Gaining weight when you don’t want to is a common problem, especially during these cold days and nights. Usually, the cause is simple — we eat more calories than we burn up during our daily activities as we are staying in the warmth rather than getting out and burning the calories off. However, there are several other potential causes for unintentional weight gain.
Inactivity is a common contributor to weight gain and chronic diseases. Working a desk job, watching TV, driving, and using a computer or phone are all sitting activities. People, who in average have daily sitting time of 6.2 hours on working days and 6 hours on non-working days have more excess weight. Work-related tasks were the largest contributor, followed by watching TV. Research has also shown that engaging in excessive screen time contributes significantly to unintentional weight gain
Recommendation: Making a few simple lifestyle changes, such as exercising and sitting less, can make a big difference. Small adjustments, such as taking a walk after dinner instead of watching TV, working out or walking during your lunch break or riding your bike to work, can counterweight gain.
Yo- Yo dieting refers to cycles of intentional weight loss followed by unintentional weight regain. This pattern is linked to an increased risk of weight gain over time. Studies also reveal that restrictive eating and dieting may lead to future weight gain due to your body’s physiological responses, such as changes in hunger and fullness hormones.
Recommendation: To keep weight off long term, you should focus on sustainable lifestyle changes. These include a balanced diet, regular exercise, cutting out processed and sugary foods, and eating nutrient-dense, whole foods rich in fibre and protein.
Getting less than 7 hours of sleep per night is associated with gaining weight. The reason for this, at least partially, is that restricting sleep increases the appetite suppressing hormone leptin, and increases the appetite stimulating hormone ghrelin. So, when we are sleep deprived, we are hungrier and we eat more. Sleep is essential for overall health and well-being. Insufficient sleep may trigger weight gain, among other negative effect. Studies have shown people who slept fewer than 6 hours daily had the highest body mass index (BMI) and the highest levels of visfatin (a protein secreted by fat cells), compared to who slept 6 hours or more per day.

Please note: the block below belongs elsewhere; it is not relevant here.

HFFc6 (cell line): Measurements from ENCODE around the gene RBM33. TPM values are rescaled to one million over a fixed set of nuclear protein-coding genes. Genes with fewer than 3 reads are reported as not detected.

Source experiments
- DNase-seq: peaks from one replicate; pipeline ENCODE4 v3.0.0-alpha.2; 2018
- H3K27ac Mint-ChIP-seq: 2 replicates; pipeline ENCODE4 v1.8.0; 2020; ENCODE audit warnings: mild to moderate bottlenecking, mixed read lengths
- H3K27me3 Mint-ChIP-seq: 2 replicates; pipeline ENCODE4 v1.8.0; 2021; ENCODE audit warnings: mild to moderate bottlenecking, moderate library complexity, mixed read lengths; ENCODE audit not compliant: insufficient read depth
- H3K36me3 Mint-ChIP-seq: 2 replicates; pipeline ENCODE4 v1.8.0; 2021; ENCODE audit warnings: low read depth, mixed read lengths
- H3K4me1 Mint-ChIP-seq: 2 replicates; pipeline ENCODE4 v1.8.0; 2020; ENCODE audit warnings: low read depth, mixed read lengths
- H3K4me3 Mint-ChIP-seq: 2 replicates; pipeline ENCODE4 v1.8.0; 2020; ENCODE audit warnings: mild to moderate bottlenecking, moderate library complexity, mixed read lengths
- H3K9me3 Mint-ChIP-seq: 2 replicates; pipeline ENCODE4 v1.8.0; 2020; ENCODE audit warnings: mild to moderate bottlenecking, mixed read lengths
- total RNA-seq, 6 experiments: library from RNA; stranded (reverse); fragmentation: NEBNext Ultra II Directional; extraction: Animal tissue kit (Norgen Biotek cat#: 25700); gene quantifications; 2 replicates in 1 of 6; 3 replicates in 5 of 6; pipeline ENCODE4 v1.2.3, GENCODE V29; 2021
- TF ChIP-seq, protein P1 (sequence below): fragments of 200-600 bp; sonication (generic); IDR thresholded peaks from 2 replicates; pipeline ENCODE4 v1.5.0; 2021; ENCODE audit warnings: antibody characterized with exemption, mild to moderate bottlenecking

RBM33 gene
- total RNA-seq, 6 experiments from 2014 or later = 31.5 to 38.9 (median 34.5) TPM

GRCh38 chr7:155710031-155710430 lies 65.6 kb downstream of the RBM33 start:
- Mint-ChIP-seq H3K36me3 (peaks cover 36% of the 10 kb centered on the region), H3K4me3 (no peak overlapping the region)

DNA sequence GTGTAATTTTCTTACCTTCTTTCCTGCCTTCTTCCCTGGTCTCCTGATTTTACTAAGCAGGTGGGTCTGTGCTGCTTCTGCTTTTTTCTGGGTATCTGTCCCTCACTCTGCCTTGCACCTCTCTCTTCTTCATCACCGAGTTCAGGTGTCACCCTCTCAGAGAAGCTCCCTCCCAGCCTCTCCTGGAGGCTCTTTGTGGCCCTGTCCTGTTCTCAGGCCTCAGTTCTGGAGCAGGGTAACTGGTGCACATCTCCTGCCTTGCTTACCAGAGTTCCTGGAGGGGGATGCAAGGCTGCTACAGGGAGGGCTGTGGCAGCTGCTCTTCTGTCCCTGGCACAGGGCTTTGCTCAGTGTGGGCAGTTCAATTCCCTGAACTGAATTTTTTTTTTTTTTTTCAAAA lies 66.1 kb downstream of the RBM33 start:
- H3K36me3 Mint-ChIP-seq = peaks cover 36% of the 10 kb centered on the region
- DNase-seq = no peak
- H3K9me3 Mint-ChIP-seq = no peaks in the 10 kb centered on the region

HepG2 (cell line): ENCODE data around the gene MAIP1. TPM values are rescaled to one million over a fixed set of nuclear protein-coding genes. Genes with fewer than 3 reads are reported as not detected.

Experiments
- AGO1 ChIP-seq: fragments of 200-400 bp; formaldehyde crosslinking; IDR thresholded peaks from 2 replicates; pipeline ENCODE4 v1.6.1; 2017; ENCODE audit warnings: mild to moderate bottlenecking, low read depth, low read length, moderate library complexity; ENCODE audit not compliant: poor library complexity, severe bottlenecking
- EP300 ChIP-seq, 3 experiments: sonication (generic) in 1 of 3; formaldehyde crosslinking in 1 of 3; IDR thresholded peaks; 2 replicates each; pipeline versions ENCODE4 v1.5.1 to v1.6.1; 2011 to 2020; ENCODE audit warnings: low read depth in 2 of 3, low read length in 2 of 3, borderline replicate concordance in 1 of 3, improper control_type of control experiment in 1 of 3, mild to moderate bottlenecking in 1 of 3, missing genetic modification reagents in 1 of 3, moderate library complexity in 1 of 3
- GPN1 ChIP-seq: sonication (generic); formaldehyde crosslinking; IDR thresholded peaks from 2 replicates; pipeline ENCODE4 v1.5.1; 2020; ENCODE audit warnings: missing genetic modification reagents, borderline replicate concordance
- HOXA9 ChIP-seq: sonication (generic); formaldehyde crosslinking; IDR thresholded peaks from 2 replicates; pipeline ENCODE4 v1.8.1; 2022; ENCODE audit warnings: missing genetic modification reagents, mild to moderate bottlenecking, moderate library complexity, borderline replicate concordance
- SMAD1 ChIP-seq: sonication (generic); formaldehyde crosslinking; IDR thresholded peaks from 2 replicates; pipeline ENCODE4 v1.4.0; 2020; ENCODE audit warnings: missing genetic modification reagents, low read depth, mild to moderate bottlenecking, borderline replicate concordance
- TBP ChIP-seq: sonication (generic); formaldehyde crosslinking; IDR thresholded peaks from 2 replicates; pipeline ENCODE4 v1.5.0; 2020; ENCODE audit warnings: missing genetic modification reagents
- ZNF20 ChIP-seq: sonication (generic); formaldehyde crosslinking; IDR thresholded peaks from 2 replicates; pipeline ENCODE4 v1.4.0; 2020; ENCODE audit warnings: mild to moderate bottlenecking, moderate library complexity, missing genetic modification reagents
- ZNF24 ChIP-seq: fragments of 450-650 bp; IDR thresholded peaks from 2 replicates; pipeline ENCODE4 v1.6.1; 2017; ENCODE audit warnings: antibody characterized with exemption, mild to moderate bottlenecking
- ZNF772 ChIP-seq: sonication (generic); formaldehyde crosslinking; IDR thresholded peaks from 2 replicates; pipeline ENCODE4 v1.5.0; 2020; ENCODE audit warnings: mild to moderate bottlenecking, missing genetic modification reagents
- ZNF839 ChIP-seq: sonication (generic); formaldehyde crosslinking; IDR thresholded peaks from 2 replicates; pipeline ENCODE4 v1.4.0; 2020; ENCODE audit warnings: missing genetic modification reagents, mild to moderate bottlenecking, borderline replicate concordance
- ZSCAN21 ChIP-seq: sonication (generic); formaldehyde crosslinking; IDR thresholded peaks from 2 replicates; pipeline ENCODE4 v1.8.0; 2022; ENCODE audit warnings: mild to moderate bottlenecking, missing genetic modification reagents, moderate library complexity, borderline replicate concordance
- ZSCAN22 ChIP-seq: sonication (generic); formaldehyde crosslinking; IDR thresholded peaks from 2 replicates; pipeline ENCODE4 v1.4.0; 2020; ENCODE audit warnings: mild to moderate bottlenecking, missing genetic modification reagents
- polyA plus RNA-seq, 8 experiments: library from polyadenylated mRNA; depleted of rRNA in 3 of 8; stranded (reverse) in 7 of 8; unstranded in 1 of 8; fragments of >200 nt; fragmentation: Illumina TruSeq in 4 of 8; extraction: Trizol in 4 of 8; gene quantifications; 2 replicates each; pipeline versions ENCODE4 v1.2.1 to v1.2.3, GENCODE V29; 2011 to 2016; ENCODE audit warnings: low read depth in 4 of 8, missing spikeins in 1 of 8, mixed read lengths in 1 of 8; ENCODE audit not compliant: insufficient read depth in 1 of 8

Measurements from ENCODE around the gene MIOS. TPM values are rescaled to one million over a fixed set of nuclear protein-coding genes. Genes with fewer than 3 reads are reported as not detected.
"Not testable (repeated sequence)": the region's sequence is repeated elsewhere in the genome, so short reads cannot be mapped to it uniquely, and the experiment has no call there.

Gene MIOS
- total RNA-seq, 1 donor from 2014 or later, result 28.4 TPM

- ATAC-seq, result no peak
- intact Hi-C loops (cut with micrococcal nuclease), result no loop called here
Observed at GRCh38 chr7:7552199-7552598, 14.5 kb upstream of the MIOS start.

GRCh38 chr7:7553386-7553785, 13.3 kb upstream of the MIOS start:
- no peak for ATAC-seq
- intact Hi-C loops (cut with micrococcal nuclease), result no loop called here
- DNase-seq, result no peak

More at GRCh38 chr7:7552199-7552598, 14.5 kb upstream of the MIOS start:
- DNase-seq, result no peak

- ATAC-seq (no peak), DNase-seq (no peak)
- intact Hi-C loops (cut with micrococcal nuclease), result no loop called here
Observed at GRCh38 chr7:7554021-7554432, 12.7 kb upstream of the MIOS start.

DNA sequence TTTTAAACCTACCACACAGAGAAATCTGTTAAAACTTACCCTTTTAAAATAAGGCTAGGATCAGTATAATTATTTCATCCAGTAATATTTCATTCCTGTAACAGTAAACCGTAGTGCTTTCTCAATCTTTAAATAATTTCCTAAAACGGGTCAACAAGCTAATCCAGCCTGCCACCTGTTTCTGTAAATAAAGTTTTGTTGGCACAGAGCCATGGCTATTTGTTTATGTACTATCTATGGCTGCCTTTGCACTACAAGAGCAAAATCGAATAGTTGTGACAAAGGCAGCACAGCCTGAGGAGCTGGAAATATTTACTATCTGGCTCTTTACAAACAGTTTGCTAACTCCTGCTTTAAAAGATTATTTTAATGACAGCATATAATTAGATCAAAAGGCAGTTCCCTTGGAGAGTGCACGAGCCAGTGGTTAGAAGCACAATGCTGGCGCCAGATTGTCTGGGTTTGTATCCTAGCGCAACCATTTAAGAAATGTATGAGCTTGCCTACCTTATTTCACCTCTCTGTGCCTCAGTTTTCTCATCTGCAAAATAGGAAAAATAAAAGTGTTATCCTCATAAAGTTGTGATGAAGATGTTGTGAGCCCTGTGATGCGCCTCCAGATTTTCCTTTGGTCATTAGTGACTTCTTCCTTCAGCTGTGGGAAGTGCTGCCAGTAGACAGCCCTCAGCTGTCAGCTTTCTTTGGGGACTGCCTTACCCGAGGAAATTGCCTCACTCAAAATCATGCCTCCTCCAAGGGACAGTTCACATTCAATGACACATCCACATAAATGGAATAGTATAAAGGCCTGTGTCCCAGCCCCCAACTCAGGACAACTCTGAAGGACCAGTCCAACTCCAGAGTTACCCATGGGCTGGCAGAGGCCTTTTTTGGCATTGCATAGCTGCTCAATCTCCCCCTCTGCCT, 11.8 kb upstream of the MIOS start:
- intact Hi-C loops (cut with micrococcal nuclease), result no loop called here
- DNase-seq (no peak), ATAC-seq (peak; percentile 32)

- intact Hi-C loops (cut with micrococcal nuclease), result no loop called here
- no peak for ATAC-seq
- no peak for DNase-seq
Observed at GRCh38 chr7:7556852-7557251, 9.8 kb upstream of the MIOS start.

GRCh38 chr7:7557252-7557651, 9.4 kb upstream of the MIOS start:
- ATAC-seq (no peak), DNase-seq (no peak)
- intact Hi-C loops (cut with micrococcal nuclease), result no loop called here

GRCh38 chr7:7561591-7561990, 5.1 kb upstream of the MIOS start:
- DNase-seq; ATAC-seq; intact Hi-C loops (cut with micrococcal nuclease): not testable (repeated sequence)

Recommendation: As such, increasing your sleep time may aid weight loss. If you have poor sleep quality, you can try limiting screen time before bed, reducing your caffeine intake, and going to sleep at a consistent time.
Don’t eat enough whole foods
If you regularly eat processed foods, switching to a diet that’s higher in whole foods and fibre is an easy and effective way to promote weight loss and improve many other aspects of your health. In fact, the most important factor in weight loss is choosing whole, minimally processed foods.
Recommendation: Incorporating whole foods into your diet doesn’t have to be difficult. Start by slowly adding more nutrient-dense whole foods, such as vegetables, fruits, beans, eggs, nuts, and seeds, into your meals and snacks.
Chronic stress is a common problem that can affect your weight. High levels of the stress hormone cortisol have been shown to increase hunger and your desire for highly palatable, calorie-dense foods, which can cause weight gain. Interestingly, stress management may promote weight loss.
Recommendation: To reduce stress, try incorporating evidence-based relaxation practices into your routine. These include yoga, spending time in nature, and meditation.